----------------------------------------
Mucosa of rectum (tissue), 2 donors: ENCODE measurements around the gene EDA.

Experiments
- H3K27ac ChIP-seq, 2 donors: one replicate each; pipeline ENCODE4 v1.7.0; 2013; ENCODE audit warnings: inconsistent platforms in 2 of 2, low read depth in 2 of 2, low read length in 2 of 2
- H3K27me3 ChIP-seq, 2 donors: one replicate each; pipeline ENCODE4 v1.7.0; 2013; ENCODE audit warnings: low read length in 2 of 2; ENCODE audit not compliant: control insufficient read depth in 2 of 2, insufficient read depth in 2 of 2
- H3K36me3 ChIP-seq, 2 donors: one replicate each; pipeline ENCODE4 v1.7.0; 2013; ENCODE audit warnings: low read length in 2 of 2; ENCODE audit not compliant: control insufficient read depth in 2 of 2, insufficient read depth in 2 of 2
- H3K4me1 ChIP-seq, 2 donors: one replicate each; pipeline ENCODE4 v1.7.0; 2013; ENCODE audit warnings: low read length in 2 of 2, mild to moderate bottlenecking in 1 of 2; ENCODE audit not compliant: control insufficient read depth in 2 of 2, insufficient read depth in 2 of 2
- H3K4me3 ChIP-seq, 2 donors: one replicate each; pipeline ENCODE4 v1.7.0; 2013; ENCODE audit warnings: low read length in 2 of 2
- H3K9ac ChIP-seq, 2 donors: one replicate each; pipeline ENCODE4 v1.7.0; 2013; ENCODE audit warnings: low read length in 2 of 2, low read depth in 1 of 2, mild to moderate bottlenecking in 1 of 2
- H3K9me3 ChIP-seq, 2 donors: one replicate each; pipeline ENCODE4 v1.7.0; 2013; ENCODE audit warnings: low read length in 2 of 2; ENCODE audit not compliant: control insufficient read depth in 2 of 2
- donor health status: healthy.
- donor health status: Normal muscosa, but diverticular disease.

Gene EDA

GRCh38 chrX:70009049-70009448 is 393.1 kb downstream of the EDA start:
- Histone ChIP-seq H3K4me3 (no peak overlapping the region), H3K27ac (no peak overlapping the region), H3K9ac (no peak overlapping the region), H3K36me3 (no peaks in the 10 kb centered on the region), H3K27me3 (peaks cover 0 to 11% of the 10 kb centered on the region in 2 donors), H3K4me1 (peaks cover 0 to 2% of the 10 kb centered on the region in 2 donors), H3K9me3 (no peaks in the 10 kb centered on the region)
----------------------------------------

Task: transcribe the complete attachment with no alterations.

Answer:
Mucosa of rectum (tissue), 2 donors: ENCODE measurements around the gene EDA.

Experiments
- H3K27ac ChIP-seq, 2 donors: one replicate each; pipeline ENCODE4 v1.7.0; 2013; ENCODE audit warnings: inconsistent platforms in 2 of 2, low read depth in 2 of 2, low read length in 2 of 2
- H3K27me3 ChIP-seq, 2 donors: one replicate each; pipeline ENCODE4 v1.7.0; 2013; ENCODE audit warnings: low read length in 2 of 2; ENCODE audit not compliant: control insufficient read depth in 2 of 2, insufficient read depth in 2 of 2
- H3K36me3 ChIP-seq, 2 donors: one replicate each; pipeline ENCODE4 v1.7.0; 2013; ENCODE audit warnings: low read length in 2 of 2; ENCODE audit not compliant: control insufficient read depth in 2 of 2, insufficient read depth in 2 of 2
- H3K4me1 ChIP-seq, 2 donors: one replicate each; pipeline ENCODE4 v1.7.0; 2013; ENCODE audit warnings: low read length in 2 of 2, mild to moderate bottlenecking in 1 of 2; ENCODE audit not compliant: control insufficient read depth in 2 of 2, insufficient read depth in 2 of 2
- H3K4me3 ChIP-seq, 2 donors: one replicate each; pipeline ENCODE4 v1.7.0; 2013; ENCODE audit warnings: low read length in 2 of 2
- H3K9ac ChIP-seq, 2 donors: one replicate each; pipeline ENCODE4 v1.7.0; 2013; ENCODE audit warnings: low read length in 2 of 2, low read depth in 1 of 2, mild to moderate bottlenecking in 1 of 2
- H3K9me3 ChIP-seq, 2 donors: one replicate each; pipeline ENCODE4 v1.7.0; 2013; ENCODE audit warnings: low read length in 2 of 2; ENCODE audit not compliant: control insufficient read depth in 2 of 2
- donor health status: healthy.
- donor health status: Normal muscosa, but diverticular disease.

Gene EDA

GRCh38 chrX:70009049-70009448 is 393.1 kb downstream of the EDA start:
- Histone ChIP-seq H3K4me3 (no peak overlapping the region), H3K27ac (no peak overlapping the region), H3K9ac (no peak overlapping the region), H3K36me3 (no peaks in the 10 kb centered on the region), H3K27me3 (peaks cover 0 to 11% of the 10 kb centered on the region in 2 donors), H3K4me1 (peaks cover 0 to 2% of the 10 kb centered on the region in 2 donors), H3K9me3 (no peaks in the 10 kb centered on the region)